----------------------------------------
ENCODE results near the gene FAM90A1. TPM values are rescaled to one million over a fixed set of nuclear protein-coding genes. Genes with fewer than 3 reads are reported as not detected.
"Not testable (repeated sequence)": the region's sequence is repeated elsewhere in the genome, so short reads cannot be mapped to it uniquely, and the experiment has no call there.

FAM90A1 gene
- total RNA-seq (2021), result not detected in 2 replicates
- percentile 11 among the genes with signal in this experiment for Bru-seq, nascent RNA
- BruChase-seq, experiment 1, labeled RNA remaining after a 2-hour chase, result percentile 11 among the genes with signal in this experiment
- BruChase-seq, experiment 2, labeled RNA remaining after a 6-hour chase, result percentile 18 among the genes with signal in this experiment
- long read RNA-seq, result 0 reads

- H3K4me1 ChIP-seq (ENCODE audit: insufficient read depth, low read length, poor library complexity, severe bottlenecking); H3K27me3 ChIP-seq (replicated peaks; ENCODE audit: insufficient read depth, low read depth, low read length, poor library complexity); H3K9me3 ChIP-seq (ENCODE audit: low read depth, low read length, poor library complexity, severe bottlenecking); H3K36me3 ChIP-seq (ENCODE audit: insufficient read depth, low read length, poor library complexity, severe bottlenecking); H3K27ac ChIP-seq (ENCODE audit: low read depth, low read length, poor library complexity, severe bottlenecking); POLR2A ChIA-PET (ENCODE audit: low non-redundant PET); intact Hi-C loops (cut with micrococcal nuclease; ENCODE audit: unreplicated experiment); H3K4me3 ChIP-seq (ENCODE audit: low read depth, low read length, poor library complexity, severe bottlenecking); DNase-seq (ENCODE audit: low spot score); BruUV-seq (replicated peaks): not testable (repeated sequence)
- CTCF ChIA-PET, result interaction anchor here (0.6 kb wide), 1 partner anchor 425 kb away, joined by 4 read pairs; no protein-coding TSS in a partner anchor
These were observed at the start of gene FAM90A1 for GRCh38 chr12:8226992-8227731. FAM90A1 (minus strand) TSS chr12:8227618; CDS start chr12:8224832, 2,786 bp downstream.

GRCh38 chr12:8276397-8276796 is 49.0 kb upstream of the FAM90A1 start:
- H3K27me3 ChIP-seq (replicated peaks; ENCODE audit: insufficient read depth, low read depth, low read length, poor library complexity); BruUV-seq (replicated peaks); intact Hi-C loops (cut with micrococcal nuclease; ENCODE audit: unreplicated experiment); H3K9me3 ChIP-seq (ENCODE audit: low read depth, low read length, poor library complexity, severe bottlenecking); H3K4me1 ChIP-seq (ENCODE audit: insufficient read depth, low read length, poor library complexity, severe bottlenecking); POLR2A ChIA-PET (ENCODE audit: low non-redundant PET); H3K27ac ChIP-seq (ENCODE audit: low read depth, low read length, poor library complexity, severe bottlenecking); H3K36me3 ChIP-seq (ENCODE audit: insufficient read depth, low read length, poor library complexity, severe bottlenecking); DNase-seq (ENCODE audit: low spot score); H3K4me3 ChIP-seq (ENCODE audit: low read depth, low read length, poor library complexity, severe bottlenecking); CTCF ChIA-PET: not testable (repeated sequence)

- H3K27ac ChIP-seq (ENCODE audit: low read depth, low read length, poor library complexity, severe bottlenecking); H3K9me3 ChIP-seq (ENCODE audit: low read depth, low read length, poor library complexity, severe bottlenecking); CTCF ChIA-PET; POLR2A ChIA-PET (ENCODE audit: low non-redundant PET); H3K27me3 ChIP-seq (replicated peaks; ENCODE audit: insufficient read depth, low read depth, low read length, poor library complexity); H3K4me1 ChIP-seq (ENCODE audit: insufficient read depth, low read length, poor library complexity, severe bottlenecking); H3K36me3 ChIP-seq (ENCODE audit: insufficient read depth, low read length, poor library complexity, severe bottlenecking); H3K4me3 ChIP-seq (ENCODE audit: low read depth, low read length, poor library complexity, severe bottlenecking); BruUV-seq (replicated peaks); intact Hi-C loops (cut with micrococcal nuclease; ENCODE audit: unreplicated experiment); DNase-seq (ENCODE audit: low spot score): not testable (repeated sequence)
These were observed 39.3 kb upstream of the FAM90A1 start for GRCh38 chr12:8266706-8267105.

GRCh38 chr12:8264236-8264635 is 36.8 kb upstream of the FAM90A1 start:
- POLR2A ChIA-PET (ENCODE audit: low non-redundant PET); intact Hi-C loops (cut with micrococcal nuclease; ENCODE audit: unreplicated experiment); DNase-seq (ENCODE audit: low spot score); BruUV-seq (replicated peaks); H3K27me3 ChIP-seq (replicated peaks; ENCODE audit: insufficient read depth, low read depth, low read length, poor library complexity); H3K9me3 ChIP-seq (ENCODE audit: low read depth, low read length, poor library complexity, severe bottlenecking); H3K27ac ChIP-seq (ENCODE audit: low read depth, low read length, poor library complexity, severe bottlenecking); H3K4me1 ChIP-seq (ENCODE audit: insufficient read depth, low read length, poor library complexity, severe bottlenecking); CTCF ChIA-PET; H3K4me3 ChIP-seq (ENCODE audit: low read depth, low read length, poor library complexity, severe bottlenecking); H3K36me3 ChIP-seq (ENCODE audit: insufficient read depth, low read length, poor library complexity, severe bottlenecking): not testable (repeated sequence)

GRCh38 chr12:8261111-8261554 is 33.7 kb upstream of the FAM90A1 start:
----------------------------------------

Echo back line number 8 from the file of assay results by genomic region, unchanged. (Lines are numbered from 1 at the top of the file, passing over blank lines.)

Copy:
- long read RNA-seq, result 0 reads